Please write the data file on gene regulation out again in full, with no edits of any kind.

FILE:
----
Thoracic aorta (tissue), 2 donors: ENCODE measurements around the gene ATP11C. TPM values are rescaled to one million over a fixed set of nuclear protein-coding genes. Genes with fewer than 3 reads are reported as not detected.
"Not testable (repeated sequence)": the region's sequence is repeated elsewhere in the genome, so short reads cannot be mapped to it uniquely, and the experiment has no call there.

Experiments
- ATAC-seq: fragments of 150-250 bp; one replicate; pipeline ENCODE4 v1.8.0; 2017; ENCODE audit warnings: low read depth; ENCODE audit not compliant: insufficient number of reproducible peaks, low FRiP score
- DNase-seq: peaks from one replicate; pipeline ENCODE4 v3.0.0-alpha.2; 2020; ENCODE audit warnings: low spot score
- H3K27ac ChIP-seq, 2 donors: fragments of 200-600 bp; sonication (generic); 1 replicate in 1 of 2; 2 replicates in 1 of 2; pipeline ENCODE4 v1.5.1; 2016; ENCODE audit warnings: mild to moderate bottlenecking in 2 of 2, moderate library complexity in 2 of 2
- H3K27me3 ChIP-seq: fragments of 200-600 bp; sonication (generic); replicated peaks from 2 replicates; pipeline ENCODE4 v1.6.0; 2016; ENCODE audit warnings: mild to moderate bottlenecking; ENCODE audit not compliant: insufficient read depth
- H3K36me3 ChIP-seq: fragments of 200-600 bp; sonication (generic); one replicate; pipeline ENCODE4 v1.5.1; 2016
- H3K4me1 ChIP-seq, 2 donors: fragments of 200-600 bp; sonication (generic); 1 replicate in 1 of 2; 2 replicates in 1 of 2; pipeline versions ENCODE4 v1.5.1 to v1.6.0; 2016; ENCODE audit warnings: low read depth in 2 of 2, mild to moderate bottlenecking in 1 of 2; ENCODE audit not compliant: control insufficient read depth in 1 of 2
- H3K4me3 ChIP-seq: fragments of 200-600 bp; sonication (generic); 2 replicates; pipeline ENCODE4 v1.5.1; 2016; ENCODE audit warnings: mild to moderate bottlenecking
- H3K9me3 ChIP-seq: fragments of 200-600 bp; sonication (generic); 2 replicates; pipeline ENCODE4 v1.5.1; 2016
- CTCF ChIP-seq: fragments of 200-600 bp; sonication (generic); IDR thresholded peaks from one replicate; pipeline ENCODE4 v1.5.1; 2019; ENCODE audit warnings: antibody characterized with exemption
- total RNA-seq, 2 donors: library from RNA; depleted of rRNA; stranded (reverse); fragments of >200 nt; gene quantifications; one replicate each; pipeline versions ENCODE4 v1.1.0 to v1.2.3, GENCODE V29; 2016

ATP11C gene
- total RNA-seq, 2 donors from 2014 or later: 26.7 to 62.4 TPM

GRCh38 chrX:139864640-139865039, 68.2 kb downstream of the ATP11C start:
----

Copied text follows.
Thoracic aorta (tissue), 2 donors: ENCODE measurements around the gene ATP11C. TPM values are rescaled to one million over a fixed set of nuclear protein-coding genes. Genes with fewer than 3 reads are reported as not detected.
"Not testable (repeated sequence)": the region's sequence is repeated elsewhere in the genome, so short reads cannot be mapped to it uniquely, and the experiment has no call there.

Experiments
- ATAC-seq: fragments of 150-250 bp; one replicate; pipeline ENCODE4 v1.8.0; 2017; ENCODE audit warnings: low read depth; ENCODE audit not compliant: insufficient number of reproducible peaks, low FRiP score
- DNase-seq: peaks from one replicate; pipeline ENCODE4 v3.0.0-alpha.2; 2020; ENCODE audit warnings: low spot score
- H3K27ac ChIP-seq, 2 donors: fragments of 200-600 bp; sonication (generic); 1 replicate in 1 of 2; 2 replicates in 1 of 2; pipeline ENCODE4 v1.5.1; 2016; ENCODE audit warnings: mild to moderate bottlenecking in 2 of 2, moderate library complexity in 2 of 2
- H3K27me3 ChIP-seq: fragments of 200-600 bp; sonication (generic); replicated peaks from 2 replicates; pipeline ENCODE4 v1.6.0; 2016; ENCODE audit warnings: mild to moderate bottlenecking; ENCODE audit not compliant: insufficient read depth
- H3K36me3 ChIP-seq: fragments of 200-600 bp; sonication (generic); one replicate; pipeline ENCODE4 v1.5.1; 2016
- H3K4me1 ChIP-seq, 2 donors: fragments of 200-600 bp; sonication (generic); 1 replicate in 1 of 2; 2 replicates in 1 of 2; pipeline versions ENCODE4 v1.5.1 to v1.6.0; 2016; ENCODE audit warnings: low read depth in 2 of 2, mild to moderate bottlenecking in 1 of 2; ENCODE audit not compliant: control insufficient read depth in 1 of 2
- H3K4me3 ChIP-seq: fragments of 200-600 bp; sonication (generic); 2 replicates; pipeline ENCODE4 v1.5.1; 2016; ENCODE audit warnings: mild to moderate bottlenecking
- H3K9me3 ChIP-seq: fragments of 200-600 bp; sonication (generic); 2 replicates; pipeline ENCODE4 v1.5.1; 2016
- CTCF ChIP-seq: fragments of 200-600 bp; sonication (generic); IDR thresholded peaks from one replicate; pipeline ENCODE4 v1.5.1; 2019; ENCODE audit warnings: antibody characterized with exemption
- total RNA-seq, 2 donors: library from RNA; depleted of rRNA; stranded (reverse); fragments of >200 nt; gene quantifications; one replicate each; pipeline versions ENCODE4 v1.1.0 to v1.2.3, GENCODE V29; 2016

ATP11C gene
- total RNA-seq, 2 donors from 2014 or later: 26.7 to 62.4 TPM

GRCh38 chrX:139864640-139865039, 68.2 kb downstream of the ATP11C start: